Other films at the top of people’s lists include Fences (unseen), Manchester by the Sea (a bit too sad), Jackie (more a Natalie Portman vehicle than a Best Picture winner), Arrival (sci-fi and divisive), Sully (nothing that new), Loving (I already forgot about it, which is sad, because it looks awesome) and Hell or High Water (miraculously still part of the conversation).
One note on Birth of a Nation: It does not appear that its public release has done much to shore up support for its Oscar chances. Its Academy screening was just half full (though those that attended gave it “warm and very appreciative applause”). Reasons for why Academy members avoided it, according to the Los Angeles Times, included “the details of [director Nate] Parker’s 1999 rape case, disdain for how Parker answered questions about his past while promoting the movie and a general fatigue with films about slavery.” (That last bit’s a little scary). Add to this the fact that it opened the same day that the infamous Donald Trump Access Hollywood Tape came out, which didn’t really help the film downplay its director’s rape accusation. It opened to $7.1 million, which, according to Vulture, was “a disappointing number for a title with this kind of exposure, cost, and expectations.” This is lower than the opening weekend of the Matthew McConaughey Civil War dud Free State of Jones. This may be the final nail in the coffin for the film: Oscar voters can forgive sex abusers (just ask Woody Allen or Best Actor frontrunner Casey Affleck), but they can’t forgive movies that were supposed to earn money and then didn’t. (Just ask Steve Jobs.)
With the end of the New York Film Festival (here are five “hidden gems” according to the Hollywood Reporter) and the London Film Festival (Certain Women took the top prize), the next major film festival is AFI, held from November 10 through November 17. Many films that have already been seen will be screening (including, *cough*, La La Land) in an attempt to keep up momentum, but four films in particular will be looking to the fest as a way to get them into the conversation: 20th Century Women (starring Annette Bening in a potentially Oscar-winning role), The Comedian (with Robert De Niro), Rules Don’t Apply (with Warren Beatty) and Elle (with Isabelle Huppert, who is French, so you don’t know her).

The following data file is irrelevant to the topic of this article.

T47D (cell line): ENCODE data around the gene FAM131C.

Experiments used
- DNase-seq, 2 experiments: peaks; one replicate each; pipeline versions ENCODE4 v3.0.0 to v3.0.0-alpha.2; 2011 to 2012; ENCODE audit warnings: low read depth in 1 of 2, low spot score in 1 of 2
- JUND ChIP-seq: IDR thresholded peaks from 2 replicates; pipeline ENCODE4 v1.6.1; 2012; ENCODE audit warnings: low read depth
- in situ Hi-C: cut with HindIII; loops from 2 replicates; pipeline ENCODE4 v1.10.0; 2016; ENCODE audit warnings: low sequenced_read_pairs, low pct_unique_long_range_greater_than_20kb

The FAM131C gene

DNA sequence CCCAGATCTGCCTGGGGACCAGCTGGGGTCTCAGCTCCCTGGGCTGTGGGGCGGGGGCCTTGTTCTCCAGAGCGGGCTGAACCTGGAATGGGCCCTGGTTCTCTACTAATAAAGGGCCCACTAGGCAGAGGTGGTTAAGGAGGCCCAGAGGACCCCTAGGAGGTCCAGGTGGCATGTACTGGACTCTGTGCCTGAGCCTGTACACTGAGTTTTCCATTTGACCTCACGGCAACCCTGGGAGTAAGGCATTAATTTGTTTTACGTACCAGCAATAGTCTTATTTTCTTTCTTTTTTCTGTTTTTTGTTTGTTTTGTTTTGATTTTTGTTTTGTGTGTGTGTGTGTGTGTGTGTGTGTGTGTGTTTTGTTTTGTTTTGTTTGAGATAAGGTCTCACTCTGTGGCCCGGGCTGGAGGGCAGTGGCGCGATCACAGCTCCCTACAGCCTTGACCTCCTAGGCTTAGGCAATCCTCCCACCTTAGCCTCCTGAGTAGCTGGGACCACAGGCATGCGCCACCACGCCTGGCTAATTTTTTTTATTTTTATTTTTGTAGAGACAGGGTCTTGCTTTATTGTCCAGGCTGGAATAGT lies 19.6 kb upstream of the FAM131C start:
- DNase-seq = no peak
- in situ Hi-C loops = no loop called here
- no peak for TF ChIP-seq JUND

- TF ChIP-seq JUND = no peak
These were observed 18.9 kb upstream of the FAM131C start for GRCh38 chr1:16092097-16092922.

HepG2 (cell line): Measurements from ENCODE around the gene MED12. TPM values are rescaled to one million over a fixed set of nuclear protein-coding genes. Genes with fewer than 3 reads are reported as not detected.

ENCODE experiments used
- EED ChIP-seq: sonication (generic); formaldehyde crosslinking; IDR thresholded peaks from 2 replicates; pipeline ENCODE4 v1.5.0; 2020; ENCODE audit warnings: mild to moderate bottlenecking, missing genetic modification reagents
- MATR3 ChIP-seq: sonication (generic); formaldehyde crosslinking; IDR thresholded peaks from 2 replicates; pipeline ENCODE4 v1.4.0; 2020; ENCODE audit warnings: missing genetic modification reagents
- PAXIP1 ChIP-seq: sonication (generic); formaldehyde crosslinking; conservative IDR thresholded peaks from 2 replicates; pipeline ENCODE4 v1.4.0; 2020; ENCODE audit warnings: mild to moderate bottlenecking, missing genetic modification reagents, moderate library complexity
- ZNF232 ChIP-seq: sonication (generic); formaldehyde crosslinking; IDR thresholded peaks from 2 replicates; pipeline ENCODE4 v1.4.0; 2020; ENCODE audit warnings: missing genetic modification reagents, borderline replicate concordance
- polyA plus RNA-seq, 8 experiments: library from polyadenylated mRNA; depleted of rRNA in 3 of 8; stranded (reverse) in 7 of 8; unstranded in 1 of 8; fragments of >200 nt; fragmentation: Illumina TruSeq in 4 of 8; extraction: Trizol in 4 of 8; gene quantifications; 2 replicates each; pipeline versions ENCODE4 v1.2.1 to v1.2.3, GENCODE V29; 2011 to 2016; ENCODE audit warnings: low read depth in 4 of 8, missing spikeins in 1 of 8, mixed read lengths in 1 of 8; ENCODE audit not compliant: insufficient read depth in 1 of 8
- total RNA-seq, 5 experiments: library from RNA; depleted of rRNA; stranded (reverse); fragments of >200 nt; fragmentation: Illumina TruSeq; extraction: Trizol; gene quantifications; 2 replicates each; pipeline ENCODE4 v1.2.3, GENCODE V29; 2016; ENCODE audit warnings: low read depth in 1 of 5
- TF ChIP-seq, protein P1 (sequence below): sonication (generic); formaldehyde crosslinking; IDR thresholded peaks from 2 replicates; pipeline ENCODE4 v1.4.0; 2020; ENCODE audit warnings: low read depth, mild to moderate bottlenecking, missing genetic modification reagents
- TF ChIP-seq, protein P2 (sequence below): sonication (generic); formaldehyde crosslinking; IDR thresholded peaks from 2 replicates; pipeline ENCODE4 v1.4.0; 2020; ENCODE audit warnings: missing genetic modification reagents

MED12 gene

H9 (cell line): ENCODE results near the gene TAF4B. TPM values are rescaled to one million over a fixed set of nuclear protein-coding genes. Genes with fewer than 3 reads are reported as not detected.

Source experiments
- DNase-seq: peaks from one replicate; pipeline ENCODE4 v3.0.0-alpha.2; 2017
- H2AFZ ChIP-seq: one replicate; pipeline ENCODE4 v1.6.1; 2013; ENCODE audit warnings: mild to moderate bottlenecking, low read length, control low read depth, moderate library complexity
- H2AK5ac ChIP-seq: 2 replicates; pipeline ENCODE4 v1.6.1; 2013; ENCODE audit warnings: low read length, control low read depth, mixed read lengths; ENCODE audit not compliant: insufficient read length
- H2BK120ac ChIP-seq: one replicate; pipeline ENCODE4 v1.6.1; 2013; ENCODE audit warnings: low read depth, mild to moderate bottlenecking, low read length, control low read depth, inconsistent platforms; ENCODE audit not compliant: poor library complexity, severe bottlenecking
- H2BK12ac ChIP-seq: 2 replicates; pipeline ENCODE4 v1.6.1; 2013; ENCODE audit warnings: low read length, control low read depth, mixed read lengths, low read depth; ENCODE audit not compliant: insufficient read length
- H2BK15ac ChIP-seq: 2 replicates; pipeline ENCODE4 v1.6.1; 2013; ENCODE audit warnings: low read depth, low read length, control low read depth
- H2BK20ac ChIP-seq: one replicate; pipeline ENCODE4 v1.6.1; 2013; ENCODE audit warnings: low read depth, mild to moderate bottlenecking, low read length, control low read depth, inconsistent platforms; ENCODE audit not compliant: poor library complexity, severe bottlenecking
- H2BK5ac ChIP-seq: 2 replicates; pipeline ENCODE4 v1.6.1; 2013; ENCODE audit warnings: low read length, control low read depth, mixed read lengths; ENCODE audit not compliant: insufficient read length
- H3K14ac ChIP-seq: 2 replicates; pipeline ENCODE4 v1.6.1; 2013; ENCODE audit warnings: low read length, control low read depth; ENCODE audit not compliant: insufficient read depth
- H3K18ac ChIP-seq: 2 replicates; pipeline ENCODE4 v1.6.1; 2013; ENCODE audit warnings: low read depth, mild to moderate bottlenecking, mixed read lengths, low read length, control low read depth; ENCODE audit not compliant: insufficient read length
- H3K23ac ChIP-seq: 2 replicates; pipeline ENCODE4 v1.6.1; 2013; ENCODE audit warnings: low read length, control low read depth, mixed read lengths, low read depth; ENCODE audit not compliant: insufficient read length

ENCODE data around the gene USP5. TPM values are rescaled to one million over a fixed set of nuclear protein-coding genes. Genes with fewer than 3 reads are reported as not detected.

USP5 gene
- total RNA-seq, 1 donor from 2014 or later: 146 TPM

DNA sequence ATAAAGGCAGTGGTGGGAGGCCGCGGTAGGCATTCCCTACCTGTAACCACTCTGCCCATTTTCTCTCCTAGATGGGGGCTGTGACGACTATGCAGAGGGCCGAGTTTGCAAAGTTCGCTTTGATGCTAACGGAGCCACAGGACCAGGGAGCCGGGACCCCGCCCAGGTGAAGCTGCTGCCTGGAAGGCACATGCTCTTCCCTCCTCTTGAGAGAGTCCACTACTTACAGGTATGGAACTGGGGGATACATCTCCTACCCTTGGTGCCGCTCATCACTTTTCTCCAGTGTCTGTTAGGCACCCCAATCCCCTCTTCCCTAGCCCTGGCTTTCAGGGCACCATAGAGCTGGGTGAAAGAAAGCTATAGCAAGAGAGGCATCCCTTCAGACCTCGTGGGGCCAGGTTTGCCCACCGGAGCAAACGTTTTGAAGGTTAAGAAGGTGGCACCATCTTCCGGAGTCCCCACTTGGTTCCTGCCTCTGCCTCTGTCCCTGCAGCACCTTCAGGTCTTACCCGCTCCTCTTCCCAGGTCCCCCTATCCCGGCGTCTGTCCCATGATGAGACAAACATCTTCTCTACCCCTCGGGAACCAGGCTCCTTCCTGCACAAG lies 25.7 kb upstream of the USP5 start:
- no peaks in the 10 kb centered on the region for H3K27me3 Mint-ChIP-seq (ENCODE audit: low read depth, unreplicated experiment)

Looking at the years since 2009 when the Academy expanded the ballot past five Best Picture nominees, Sasha Stone identified that typically two films screened after October made it to the final nominee list. (Last year, for example, The Big Short opened at AFI and The Revenant screened in December, while everything else was out earlier on.) Assuming that there will be just two unseen movies left to join the party gives greater strength to the arguments for Silence and Fences but makes it less likely that they will be joined in the final list by other contenders, like Hidden Figures or Allied. But rules are made to be broken and, with a rape controversy, early Best Picture favorite and oversupply of possible Best Actress candidates, this year already feels weird.
Spotlight on Emma Stone:
Emma Stone will get nominated for an Oscar this year. It will be her second (she was nominated for Birdman two years ago) and it is almost a guarantee, given the good press that La La Land and she in particular is getting. Vogue wrote their cover story on her, which is very much worth the read. Highlights include:
- Emma Stone’s first job was behind the counter at Three Dog Bakery, which is a bakery that sells dog treats. She still remembers the top-selling items: “Pup Tarts,” she says. “Pop Tarts, but for dogs. And Pupcakes. Then there was a kind of dog Oreo made with carob and honey. A mom would come in and buy them for her kid because she thought dog Oreos were healthier.”